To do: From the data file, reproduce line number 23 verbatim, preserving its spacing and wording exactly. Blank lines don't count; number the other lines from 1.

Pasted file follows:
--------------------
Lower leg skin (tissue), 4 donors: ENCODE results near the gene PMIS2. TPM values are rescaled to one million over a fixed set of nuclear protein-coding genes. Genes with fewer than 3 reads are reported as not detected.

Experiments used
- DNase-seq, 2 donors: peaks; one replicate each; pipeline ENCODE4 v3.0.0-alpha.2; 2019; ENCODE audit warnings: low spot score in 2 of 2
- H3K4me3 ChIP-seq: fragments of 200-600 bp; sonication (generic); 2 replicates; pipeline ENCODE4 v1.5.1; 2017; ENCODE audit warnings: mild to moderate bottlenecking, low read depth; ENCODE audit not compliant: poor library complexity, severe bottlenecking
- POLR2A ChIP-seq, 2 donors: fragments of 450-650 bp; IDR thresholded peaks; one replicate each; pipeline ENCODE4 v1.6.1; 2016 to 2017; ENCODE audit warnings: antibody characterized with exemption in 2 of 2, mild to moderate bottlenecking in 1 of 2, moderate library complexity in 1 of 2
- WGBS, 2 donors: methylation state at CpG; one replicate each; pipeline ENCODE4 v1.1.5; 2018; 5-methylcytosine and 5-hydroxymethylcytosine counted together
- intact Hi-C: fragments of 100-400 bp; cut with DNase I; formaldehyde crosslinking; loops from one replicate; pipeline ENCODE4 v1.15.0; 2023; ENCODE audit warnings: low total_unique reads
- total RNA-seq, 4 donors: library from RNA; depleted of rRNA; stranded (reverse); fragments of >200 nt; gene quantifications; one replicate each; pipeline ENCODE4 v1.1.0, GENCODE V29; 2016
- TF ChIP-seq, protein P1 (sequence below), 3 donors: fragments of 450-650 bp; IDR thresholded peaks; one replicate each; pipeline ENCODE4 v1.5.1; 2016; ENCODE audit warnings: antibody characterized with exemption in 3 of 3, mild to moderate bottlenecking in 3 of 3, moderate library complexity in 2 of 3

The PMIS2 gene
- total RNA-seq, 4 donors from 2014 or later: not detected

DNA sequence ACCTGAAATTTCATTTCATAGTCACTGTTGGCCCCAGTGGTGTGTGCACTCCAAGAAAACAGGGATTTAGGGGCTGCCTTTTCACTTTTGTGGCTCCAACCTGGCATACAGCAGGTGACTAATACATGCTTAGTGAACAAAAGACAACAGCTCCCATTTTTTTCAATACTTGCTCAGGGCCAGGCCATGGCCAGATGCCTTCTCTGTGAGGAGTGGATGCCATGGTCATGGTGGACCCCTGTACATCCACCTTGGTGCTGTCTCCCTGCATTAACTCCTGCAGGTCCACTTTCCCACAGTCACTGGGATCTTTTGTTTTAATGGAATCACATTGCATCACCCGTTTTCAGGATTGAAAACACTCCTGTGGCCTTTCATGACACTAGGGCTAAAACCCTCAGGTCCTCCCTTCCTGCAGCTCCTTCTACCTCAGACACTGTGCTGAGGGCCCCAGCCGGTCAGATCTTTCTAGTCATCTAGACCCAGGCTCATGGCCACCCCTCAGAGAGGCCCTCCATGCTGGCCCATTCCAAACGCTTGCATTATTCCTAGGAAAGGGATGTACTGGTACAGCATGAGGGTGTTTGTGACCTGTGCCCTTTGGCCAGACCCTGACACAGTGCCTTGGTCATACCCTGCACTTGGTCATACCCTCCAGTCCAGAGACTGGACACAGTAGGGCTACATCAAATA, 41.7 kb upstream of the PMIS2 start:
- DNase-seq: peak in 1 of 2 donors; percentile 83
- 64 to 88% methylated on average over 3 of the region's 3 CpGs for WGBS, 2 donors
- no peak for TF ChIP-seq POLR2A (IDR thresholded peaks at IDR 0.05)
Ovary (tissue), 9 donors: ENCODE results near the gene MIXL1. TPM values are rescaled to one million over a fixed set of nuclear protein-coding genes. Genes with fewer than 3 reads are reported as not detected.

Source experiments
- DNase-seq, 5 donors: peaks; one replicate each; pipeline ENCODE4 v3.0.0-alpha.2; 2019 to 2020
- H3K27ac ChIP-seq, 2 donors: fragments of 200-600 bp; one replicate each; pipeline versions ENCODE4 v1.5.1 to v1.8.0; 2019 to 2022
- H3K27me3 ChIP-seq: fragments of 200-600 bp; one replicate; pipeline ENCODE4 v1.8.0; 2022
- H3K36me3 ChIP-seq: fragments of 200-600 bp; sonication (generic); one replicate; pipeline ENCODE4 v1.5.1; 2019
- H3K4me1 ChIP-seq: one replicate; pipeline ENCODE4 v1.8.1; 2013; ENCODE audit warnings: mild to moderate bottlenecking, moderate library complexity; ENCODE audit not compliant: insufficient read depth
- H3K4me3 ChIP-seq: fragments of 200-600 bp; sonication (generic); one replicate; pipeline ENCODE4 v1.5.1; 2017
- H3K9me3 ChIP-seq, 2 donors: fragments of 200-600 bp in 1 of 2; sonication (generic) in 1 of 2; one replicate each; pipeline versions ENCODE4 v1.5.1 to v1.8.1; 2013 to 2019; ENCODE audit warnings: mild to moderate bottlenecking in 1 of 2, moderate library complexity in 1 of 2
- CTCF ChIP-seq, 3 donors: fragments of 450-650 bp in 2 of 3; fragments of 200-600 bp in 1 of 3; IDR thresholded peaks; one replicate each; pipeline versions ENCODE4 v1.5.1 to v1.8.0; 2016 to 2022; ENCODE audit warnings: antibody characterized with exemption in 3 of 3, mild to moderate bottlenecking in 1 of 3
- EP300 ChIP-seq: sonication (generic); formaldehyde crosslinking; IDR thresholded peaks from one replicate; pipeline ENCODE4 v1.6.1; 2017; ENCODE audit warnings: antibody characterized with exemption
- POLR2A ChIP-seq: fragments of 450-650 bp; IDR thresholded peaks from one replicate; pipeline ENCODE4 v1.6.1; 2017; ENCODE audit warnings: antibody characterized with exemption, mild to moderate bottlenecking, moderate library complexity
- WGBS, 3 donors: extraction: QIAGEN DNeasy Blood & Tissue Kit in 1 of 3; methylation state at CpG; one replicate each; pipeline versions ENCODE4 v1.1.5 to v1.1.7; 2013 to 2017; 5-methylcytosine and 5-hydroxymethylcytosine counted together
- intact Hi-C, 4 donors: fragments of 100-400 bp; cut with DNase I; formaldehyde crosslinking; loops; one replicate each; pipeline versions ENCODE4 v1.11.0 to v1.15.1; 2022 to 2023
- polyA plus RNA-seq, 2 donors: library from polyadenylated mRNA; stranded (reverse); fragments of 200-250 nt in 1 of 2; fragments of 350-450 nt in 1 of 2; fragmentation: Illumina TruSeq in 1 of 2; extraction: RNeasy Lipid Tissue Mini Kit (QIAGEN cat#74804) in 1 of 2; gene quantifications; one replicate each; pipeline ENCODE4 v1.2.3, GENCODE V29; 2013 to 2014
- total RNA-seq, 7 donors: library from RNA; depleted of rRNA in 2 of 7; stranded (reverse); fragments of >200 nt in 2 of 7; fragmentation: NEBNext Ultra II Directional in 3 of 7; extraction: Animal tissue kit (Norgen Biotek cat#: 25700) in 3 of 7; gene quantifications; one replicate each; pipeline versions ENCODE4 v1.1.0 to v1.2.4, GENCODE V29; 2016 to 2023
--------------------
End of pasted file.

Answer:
- H3K4me3 ChIP-seq: fragments of 200-600 bp; sonication (generic); one replicate; pipeline ENCODE4 v1.5.1; 2017